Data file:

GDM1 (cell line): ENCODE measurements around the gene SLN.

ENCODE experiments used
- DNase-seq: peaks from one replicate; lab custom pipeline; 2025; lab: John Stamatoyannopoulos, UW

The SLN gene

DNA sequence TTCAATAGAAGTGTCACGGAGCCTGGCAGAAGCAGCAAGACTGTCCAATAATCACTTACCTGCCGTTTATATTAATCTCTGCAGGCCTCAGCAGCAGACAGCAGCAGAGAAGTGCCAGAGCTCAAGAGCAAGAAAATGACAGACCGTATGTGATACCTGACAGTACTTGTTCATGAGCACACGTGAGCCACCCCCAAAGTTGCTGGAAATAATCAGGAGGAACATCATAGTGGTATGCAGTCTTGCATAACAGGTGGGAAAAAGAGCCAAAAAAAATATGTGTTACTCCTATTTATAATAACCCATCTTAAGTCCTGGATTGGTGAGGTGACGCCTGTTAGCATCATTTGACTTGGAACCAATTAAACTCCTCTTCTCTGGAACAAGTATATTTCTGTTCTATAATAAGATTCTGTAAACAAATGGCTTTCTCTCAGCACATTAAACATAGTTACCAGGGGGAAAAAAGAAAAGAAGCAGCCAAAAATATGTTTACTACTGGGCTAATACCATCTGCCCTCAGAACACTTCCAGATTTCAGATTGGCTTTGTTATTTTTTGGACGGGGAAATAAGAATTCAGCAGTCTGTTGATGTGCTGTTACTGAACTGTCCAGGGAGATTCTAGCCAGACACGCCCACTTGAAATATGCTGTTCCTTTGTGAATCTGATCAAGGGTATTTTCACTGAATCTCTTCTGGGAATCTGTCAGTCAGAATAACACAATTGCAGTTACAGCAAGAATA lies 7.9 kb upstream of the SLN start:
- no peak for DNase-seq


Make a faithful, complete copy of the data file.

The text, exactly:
GDM1 (cell line): ENCODE measurements around the gene SLN.

ENCODE experiments used
- DNase-seq: peaks from one replicate; lab custom pipeline; 2025; lab: John Stamatoyannopoulos, UW

The SLN gene

DNA sequence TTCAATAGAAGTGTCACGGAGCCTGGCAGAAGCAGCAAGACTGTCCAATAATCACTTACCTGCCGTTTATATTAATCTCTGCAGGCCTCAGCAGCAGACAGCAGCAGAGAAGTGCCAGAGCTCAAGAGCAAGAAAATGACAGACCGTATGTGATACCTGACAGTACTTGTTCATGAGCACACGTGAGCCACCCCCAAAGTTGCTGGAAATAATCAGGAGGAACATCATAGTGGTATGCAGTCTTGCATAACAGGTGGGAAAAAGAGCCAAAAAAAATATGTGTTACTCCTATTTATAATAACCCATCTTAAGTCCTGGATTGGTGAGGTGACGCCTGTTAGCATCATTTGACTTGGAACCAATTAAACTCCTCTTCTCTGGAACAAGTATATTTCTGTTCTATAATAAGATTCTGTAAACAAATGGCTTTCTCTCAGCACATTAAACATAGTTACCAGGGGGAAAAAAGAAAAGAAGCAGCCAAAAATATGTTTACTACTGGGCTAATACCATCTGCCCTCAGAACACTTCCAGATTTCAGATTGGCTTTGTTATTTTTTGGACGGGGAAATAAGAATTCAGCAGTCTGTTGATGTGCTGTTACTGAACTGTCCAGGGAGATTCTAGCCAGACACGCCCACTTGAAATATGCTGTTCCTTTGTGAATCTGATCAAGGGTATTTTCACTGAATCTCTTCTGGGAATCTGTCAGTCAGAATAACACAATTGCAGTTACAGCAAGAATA lies 7.9 kb upstream of the SLN start:
- no peak for DNase-seq